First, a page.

In 1956 the USDA propositioned a new categorization of the food groups, which we know as the Four Food Group chart. They included: vegetables and fruits, where dark yellow and dark green fruits and vegetables are recommended only every other day; milk and milk products, together with ice cream and ice milk; meat, poultry and animal products, with the inclusion of dry beans, peas and peanut butter as an excellent source of protein, iron and certain vitamins B; and whole grains, cereals, all types of bread, macaroni, spaghetti, noodles and rice. This new approach to healthy dieting included specified amounts of food from all four food groups, but they lacked the appropriate calorie, fats and sugar intake. Since this categorization was not specific enough, in 1979 the USDA has come up with another Hassle-Free Daily Food Guide5). This new guide was based on the old Four Food Group guide, with the addition of another, fifth group which highlighted the moderate intake of sugar, fat and alcohol.

By the end of the last century the classic and well-known food pyramid as we know it was introduced to the public. The food wheel was introduced first in 1984, with a specific description of the nutrients and moderation in the dietary choice for the American people. In the 1988, the USDA obtained a copy from Sweden of their food pyramid to use as a base for the new American dietary guide. A questionable choice, since Sweden has a higher heart disease rate than America. The food pyramid was published in 1992, with illustrated food groups and their daily recommended intake by serving. 6 to 11 servings per day were awarded to bread, cereals and pasta, 3 to 5 servings of vegetables, 2 to 4 servings for fruits, 2 to 3 servings was the recommended daily dose of milk, cheese and yogurt with the same amount of meat, fish, poultry, animal products and beans, and oils and sweets were recommended to be used in moderation.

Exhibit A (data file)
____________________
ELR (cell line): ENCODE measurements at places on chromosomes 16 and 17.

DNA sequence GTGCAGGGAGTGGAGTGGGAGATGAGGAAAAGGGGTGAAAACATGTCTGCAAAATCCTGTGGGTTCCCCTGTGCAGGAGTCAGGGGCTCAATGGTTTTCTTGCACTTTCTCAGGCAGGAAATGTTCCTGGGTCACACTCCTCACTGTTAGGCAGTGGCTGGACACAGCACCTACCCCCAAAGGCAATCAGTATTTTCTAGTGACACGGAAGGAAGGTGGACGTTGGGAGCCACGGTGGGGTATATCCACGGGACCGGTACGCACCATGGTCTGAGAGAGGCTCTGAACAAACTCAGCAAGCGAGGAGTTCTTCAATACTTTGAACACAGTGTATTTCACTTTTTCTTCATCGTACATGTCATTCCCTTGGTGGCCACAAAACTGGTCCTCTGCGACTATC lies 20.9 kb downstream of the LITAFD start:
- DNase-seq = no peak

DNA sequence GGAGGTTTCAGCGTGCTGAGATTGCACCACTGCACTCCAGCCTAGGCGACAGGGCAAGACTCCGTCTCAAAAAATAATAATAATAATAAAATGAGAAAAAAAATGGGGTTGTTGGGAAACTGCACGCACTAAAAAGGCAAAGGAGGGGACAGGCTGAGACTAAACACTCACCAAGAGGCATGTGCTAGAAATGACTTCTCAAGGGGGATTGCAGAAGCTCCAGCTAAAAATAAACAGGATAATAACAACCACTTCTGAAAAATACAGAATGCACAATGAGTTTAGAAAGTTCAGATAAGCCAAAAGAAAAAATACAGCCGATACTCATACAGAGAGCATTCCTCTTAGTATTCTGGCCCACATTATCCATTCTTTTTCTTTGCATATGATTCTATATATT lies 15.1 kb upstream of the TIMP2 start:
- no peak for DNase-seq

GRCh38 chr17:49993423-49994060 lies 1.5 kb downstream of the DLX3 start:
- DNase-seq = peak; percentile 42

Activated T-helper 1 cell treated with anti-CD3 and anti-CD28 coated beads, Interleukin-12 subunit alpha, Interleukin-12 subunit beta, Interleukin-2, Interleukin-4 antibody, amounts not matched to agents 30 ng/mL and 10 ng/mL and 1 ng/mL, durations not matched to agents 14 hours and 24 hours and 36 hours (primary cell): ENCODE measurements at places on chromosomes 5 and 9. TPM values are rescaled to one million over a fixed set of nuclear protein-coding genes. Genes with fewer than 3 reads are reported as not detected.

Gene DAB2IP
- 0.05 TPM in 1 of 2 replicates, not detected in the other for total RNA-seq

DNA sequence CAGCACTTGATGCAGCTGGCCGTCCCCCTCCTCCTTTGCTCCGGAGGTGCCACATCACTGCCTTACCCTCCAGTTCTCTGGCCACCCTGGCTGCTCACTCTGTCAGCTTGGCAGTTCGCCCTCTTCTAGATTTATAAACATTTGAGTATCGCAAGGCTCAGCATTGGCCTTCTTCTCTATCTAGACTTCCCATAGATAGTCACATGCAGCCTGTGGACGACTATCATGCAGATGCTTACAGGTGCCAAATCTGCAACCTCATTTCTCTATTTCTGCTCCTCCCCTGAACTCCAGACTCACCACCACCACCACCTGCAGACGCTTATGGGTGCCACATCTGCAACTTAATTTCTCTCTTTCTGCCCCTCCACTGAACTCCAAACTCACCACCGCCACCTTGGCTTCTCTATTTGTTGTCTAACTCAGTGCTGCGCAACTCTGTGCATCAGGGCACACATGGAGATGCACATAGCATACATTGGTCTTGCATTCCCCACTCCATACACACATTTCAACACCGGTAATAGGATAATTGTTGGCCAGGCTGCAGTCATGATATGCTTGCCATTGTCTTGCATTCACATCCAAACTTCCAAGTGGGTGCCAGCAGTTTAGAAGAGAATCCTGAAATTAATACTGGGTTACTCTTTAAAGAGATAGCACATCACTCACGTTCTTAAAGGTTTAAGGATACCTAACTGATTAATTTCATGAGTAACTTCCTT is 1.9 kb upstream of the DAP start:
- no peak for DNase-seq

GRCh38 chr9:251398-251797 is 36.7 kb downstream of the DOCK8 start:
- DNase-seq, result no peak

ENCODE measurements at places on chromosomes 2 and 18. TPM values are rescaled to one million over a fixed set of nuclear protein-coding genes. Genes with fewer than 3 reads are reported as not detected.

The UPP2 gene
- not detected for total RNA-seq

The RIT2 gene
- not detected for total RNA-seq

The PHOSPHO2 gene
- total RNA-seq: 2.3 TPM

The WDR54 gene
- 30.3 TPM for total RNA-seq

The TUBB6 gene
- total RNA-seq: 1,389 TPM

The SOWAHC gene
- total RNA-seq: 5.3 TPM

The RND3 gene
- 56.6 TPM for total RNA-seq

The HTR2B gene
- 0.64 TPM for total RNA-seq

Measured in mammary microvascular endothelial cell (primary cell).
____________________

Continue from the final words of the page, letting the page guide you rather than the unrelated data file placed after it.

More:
The Food Groups in the New Century

Once we entered the new era, the USDA realized changes must be made to keep the American citizens’ health under control, so the new, more graphic pyramid was published in 2005. Instead of the classic food groups depicted inside the pyramid, the new pyramid separated foods into 6 vertical (and unequal) divisions. There is also an image of a man climbing the pyramid, with included daily physical activities by the hour, recommended exercises for every age group (children, teens, adults and elderly). The main changes made in the new food pyramid are the measuring quantities of the foods, which are calculated in ounces and cups, instead of servings. And maybe the most significant change was the fact that you can visit the MyPyramid.gov website, where you can calculate your personalized daily recommended nutritional information.

The pyramid diagram was out of use in 2011, when the current MyPlate nutrition guide was introduced 6). Instead of a pyramid, the foods were divided into four groups placed inside a plate, with a glass on the side, depicting the fifth food group, for dairy. The regular, fruits, vegetables and grains food groups still find their place in the plate, but the meat section was replaced with a protein group, reminding the American public that this essential nutrient doesn’t necessarily have to come from meat.


The point of the matter is that, as a society we grow, evolve and learn new things with each passing day. There was a time when all fat was considered dangerous, but after a couple of studies, we’ve learnt that it’s the saturated fat that causes health troubles, while unsaturated fat is actually the heart-healthy type of fat. New studies will take place in the future as well, and some of them might disregard the information we have available today. And more importantly, not every human body (or health concern) is designed for the same nutritional strategy. That’s why every food guide ever created comes with a recommendation that you eat everything in moderation. When it comes to nutrition, more is not always better, and neither is less. Eat mindfully, enjoy every bite and value your food, because as Gandhi said: there are people in this world so hungry, that God cannot appear to them except in the form of bread.

Next: The Blood Type Diet